How to Create a Pivot Table in Excel
[The Complete Guide]

Written by co-founder Kasper Langmann, Microsoft Office Specialist.

Who else wants to handle and visualize data without breaking a sweat?

I know I do!

That’s why I’ve written this ultimate tutorial for you on “Pivot Tables” in Excel.

Pivot Tables make it easy to summarize data and create dynamic reports.
Kasper Langmann, Co-founder of Spreadsheeto

This is our most ambitious tutorial.

It comes in at 7733 words, has a free exercise file, video and assignments.

So, grab a cup of coffee and get started!


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What is a Pivot Table and why use it?

Ah yes, the Pivot Table. No doubt, one of the most loved yet maligned Excel tools.

Many people have heard of Pivot Tables but fewer know exactly what they are.

If you are a business professional, you have likely seen Pivot Tables at work. If you are a job seeker, you might have noticed Pivot Table skills are highly sought after.
Kasper Langmann, Co-founder of Spreadsheeto

So, what is a Pivot Table?

The best way to define it is: It’s a built-in feature of Excel that allows you to take data and re-arrange it.

It creates a table that allows you to choose what and how you want to view your data.

Why use Pivot Tables?

For starters, they improve the ability to draw actionable conclusions from your data. This is especially true of large sets of data with many different attributes.

Later, I’m going to show how you manipulate the filters, columns, and rows of a Pivot Table. This allows you to quickly summarize and visualize the data from many different perspectives.
Kasper Langmann, Co-founder of Spreadsheeto

Get your FREE exercise file

Before you start:

Throughout this guide, you need a data set to practice.

I’ve included one for you (for free).

Download it right below!

Download the FREE Exercise File

Download exercise file

Video: Preparing the data

Before you create a Pivot Table, your data needs to be set up the right away.

In this video, I show you exactly how this is done.

How to create a Pivot Table

Alright, you’re here to learn how to create a Pivot Table.

Follow the 6 steps to a Pivot Table outlined below. In a matter of minutes, you have created your very first Pivot Table 🙂

Then you’ll learn how to create a Pivot Table from multiple sheets (which is surprisingly handy).

Let’s get right into how to create a Pivot Table.

About the data set

We will use a data set that contains sales totals for some products of varying size and price. The data set also includes data of each transaction as well as the wholesale price for each.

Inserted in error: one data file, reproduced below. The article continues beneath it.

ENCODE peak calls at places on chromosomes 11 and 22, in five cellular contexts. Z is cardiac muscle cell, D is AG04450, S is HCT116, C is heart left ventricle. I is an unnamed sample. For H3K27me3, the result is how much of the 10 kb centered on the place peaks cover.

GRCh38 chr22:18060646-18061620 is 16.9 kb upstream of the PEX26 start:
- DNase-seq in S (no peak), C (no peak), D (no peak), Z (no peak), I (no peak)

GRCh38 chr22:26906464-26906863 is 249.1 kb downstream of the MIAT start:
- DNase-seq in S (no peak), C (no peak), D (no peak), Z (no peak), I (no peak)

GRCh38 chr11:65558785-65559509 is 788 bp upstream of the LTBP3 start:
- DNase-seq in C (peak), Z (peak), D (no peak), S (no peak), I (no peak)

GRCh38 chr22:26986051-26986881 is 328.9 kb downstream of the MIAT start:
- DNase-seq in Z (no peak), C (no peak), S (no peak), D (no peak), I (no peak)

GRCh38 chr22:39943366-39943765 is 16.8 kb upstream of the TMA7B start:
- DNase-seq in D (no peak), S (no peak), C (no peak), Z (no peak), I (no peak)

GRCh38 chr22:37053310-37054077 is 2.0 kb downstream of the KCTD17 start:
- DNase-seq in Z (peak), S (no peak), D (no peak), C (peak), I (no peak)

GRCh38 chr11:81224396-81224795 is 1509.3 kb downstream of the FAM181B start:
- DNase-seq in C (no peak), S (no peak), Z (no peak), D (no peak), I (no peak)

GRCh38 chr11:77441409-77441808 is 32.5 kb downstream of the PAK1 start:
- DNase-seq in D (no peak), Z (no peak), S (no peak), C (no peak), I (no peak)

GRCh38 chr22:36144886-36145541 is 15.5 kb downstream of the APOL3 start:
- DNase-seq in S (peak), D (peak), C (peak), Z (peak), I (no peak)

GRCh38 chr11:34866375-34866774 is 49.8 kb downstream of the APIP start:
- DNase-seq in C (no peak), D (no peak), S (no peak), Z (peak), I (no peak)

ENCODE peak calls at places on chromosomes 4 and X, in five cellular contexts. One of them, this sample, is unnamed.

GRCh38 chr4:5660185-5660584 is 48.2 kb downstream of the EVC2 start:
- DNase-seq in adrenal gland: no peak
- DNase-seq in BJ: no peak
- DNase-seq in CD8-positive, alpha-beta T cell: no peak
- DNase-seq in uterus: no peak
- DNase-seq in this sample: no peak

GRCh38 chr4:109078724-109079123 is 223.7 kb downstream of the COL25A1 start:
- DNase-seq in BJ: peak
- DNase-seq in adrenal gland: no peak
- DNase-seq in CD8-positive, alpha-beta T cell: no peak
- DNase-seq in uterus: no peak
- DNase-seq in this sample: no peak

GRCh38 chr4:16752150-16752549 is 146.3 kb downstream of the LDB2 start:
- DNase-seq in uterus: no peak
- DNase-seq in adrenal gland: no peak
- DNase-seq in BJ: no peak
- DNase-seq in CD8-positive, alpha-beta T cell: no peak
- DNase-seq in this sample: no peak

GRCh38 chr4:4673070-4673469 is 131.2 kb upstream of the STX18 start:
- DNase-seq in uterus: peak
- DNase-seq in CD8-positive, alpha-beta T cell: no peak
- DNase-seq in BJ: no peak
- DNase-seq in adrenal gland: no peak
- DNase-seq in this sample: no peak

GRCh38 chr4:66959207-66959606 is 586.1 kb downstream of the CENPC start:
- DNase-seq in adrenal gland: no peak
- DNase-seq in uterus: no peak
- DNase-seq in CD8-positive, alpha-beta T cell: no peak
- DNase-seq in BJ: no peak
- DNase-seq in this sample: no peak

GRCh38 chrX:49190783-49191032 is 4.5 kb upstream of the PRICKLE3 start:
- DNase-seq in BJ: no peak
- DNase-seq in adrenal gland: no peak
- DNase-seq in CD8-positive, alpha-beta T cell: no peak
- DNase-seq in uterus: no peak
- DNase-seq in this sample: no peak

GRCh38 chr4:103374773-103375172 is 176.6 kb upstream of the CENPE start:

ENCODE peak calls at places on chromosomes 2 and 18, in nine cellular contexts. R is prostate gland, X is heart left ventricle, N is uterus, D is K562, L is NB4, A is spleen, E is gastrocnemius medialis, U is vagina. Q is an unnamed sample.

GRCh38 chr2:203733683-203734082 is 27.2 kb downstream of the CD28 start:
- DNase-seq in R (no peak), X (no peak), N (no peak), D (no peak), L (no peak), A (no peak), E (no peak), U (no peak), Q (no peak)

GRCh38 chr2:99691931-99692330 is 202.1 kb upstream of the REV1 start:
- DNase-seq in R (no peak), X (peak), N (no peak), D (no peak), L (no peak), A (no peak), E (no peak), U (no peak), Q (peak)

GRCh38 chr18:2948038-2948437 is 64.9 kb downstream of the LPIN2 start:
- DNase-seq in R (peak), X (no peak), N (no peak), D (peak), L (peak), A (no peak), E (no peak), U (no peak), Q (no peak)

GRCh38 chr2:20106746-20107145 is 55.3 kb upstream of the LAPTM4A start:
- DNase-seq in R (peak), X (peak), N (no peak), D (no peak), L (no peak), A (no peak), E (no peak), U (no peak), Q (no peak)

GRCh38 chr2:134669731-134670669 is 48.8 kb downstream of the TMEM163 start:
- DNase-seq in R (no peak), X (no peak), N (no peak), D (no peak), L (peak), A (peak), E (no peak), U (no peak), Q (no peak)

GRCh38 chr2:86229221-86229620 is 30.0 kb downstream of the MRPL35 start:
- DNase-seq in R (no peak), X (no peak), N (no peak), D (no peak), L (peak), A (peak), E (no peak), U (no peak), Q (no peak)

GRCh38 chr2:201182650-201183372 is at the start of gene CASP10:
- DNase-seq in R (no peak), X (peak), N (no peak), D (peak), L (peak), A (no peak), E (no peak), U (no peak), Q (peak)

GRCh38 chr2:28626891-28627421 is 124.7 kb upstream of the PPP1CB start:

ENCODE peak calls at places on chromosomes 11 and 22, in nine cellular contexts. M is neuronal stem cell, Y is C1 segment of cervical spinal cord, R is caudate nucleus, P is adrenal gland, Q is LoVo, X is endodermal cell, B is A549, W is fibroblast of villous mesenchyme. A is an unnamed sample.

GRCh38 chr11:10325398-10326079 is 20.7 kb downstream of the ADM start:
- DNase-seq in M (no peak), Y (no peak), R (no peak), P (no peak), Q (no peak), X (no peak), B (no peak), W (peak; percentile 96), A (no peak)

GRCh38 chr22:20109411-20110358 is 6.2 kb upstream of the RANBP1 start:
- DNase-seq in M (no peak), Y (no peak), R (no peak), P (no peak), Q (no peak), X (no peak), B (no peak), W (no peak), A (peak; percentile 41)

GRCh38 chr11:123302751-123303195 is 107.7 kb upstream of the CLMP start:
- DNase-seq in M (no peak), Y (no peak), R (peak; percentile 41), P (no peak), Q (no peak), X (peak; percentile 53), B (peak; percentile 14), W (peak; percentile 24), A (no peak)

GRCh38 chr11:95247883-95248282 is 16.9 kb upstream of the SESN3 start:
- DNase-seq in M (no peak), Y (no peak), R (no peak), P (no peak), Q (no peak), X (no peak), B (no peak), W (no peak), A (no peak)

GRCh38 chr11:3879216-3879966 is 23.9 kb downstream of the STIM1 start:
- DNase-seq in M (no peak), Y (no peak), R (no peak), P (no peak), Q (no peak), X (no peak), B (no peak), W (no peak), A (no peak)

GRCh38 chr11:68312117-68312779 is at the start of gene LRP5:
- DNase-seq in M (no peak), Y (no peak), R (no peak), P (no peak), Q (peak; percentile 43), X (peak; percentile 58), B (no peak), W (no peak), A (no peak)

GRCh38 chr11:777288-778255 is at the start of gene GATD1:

How to create a Pivot Table in 6 (easy) steps

1: Ensure that all your data columns have headers.

2: Ensure that your data contains no blank rows

3: Click on any part of the data table

4: In the ‘Tables’ group on the ‘Insert’ tab, click on ‘PivotTable’. The ‘Table/Range’ is selected by default as your contiguous range of data (ensured by steps 1 and 2). Leave the defaults selected in the ‘Create PivotTable’ dialog box.

5: Click ‘OK’ and your new worksheet will now be activated.

6: Choose fields to add to your Pivot Table as needed from the Pivot Table ‘Field List’.

Note: The ‘Field List’ is only visible if you click the cursor into the Pivot Table itself. If you click into a cell outside the Pivot Table, the ‘Field List’ will become hidden.

The resulting Pivot Table is shown in the next figure. Note that ‘Month’ is set as the columns while ‘Location’ shows as the rows, just as we set it up.

The Pivot Table sums up all the sales figures by location and month for us. This is just the beginning of what Pivot Tables can do for you!
Kasper Langmann, Co-founder of Spreadsheeto

How to create a Pivot Table from multiple sheets

Now you know how to create a Pivot Table from data on a single worksheet.

Let’s look at how to create a Pivot Table from multiple worksheets. 

In our example, we have three separate data worksheets for our locations. They are included as sheets in the example workbook file.
Kasper Langmann, Co-founder of Spreadsheeto

Here, their names are ‘Chicago’, ‘Nashville’, and ‘San Francisco’.

Let’s select the first worksheet of the three, ‘Chicago’.

Then go ahead and follow the next 11 steps…

1: Press Alt + D, then press P to make the ‘PivotTable and PivotChart Wizard’ appear.